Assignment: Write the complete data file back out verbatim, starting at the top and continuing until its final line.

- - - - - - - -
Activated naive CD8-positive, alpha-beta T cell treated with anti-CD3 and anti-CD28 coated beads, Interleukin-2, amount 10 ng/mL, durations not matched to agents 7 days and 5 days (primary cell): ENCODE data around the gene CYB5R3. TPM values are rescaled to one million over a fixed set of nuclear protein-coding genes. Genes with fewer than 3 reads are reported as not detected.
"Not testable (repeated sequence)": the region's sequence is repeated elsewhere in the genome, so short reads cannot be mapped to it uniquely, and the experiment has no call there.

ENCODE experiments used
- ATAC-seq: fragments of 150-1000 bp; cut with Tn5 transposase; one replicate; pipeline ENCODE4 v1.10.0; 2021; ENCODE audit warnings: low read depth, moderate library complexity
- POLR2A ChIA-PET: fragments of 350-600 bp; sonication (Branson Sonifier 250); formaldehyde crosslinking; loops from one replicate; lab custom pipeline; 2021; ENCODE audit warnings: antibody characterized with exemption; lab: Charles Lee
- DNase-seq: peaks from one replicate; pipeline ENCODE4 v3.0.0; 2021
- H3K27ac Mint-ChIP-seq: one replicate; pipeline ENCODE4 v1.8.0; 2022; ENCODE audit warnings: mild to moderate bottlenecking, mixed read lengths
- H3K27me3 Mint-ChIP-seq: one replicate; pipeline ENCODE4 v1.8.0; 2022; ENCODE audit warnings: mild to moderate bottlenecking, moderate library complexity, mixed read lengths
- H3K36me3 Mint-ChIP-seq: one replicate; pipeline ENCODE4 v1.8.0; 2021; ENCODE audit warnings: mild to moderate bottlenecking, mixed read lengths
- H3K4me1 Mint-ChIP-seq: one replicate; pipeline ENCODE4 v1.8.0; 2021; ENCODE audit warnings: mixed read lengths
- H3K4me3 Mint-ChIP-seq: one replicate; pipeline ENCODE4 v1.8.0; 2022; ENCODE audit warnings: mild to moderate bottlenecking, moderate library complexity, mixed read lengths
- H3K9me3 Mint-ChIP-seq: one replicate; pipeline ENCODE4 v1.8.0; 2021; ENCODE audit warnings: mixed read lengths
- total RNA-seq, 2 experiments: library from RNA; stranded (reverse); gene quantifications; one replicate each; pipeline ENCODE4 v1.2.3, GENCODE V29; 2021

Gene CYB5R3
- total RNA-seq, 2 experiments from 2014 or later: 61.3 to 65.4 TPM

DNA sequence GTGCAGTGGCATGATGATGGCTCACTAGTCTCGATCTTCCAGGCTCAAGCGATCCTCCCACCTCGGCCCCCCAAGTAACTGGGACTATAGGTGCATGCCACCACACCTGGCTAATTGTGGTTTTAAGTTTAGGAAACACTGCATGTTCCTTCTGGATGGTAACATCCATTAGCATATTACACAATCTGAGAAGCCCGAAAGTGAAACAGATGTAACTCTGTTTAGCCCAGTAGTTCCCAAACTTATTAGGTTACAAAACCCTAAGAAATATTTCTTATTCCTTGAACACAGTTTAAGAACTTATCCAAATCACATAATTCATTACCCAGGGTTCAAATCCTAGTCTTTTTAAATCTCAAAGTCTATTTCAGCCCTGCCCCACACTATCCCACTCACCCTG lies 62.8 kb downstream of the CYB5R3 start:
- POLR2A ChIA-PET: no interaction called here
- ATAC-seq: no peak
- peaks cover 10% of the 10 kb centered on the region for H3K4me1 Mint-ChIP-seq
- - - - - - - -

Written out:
Activated naive CD8-positive, alpha-beta T cell treated with anti-CD3 and anti-CD28 coated beads, Interleukin-2, amount 10 ng/mL, durations not matched to agents 7 days and 5 days (primary cell): ENCODE data around the gene CYB5R3. TPM values are rescaled to one million over a fixed set of nuclear protein-coding genes. Genes with fewer than 3 reads are reported as not detected.
"Not testable (repeated sequence)": the region's sequence is repeated elsewhere in the genome, so short reads cannot be mapped to it uniquely, and the experiment has no call there.

ENCODE experiments used
- ATAC-seq: fragments of 150-1000 bp; cut with Tn5 transposase; one replicate; pipeline ENCODE4 v1.10.0; 2021; ENCODE audit warnings: low read depth, moderate library complexity
- POLR2A ChIA-PET: fragments of 350-600 bp; sonication (Branson Sonifier 250); formaldehyde crosslinking; loops from one replicate; lab custom pipeline; 2021; ENCODE audit warnings: antibody characterized with exemption; lab: Charles Lee
- DNase-seq: peaks from one replicate; pipeline ENCODE4 v3.0.0; 2021
- H3K27ac Mint-ChIP-seq: one replicate; pipeline ENCODE4 v1.8.0; 2022; ENCODE audit warnings: mild to moderate bottlenecking, mixed read lengths
- H3K27me3 Mint-ChIP-seq: one replicate; pipeline ENCODE4 v1.8.0; 2022; ENCODE audit warnings: mild to moderate bottlenecking, moderate library complexity, mixed read lengths
- H3K36me3 Mint-ChIP-seq: one replicate; pipeline ENCODE4 v1.8.0; 2021; ENCODE audit warnings: mild to moderate bottlenecking, mixed read lengths
- H3K4me1 Mint-ChIP-seq: one replicate; pipeline ENCODE4 v1.8.0; 2021; ENCODE audit warnings: mixed read lengths
- H3K4me3 Mint-ChIP-seq: one replicate; pipeline ENCODE4 v1.8.0; 2022; ENCODE audit warnings: mild to moderate bottlenecking, moderate library complexity, mixed read lengths
- H3K9me3 Mint-ChIP-seq: one replicate; pipeline ENCODE4 v1.8.0; 2021; ENCODE audit warnings: mixed read lengths
- total RNA-seq, 2 experiments: library from RNA; stranded (reverse); gene quantifications; one replicate each; pipeline ENCODE4 v1.2.3, GENCODE V29; 2021

Gene CYB5R3
- total RNA-seq, 2 experiments from 2014 or later: 61.3 to 65.4 TPM

DNA sequence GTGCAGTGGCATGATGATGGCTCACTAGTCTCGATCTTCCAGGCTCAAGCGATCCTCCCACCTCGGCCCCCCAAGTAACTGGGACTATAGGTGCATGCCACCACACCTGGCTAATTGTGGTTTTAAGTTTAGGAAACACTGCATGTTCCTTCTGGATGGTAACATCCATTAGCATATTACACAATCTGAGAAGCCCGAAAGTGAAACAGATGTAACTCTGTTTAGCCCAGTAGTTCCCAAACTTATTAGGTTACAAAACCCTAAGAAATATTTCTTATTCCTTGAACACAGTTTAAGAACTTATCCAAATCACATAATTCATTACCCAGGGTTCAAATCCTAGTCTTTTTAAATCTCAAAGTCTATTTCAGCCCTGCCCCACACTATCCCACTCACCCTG lies 62.8 kb downstream of the CYB5R3 start:
- POLR2A ChIA-PET: no interaction called here
- ATAC-seq: no peak
- peaks cover 10% of the 10 kb centered on the region for H3K4me1 Mint-ChIP-seq